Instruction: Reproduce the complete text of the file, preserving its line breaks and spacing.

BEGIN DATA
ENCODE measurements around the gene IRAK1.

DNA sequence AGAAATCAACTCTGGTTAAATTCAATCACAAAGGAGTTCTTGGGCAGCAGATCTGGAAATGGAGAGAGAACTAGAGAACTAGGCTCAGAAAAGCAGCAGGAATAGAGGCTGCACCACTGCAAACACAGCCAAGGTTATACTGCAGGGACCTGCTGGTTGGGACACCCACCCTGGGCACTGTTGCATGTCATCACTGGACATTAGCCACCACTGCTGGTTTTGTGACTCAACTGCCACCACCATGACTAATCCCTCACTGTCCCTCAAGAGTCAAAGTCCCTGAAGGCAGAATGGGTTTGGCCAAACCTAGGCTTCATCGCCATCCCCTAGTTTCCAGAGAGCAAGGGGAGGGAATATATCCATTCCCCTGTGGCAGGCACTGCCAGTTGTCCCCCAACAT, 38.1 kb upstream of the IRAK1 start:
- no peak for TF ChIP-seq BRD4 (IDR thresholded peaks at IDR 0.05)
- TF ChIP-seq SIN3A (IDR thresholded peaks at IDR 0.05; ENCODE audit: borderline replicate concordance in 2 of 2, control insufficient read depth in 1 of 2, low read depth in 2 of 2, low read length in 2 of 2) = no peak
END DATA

ENCODE measurements around the gene IRAK1.

DNA sequence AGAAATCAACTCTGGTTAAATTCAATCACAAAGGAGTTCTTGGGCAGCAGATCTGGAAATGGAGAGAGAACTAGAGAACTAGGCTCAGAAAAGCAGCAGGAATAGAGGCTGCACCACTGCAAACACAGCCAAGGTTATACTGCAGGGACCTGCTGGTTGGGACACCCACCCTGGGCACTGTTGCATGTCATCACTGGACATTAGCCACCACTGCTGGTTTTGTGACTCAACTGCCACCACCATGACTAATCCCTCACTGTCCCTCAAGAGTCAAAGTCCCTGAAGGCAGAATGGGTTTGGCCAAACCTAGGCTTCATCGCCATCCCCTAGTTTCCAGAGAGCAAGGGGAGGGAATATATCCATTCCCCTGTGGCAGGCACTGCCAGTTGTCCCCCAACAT, 38.1 kb upstream of the IRAK1 start:
- no peak for TF ChIP-seq BRD4 (IDR thresholded peaks at IDR 0.05)
- TF ChIP-seq SIN3A (IDR thresholded peaks at IDR 0.05; ENCODE audit: borderline replicate concordance in 2 of 2, control insufficient read depth in 1 of 2, low read depth in 2 of 2, low read length in 2 of 2) = no peak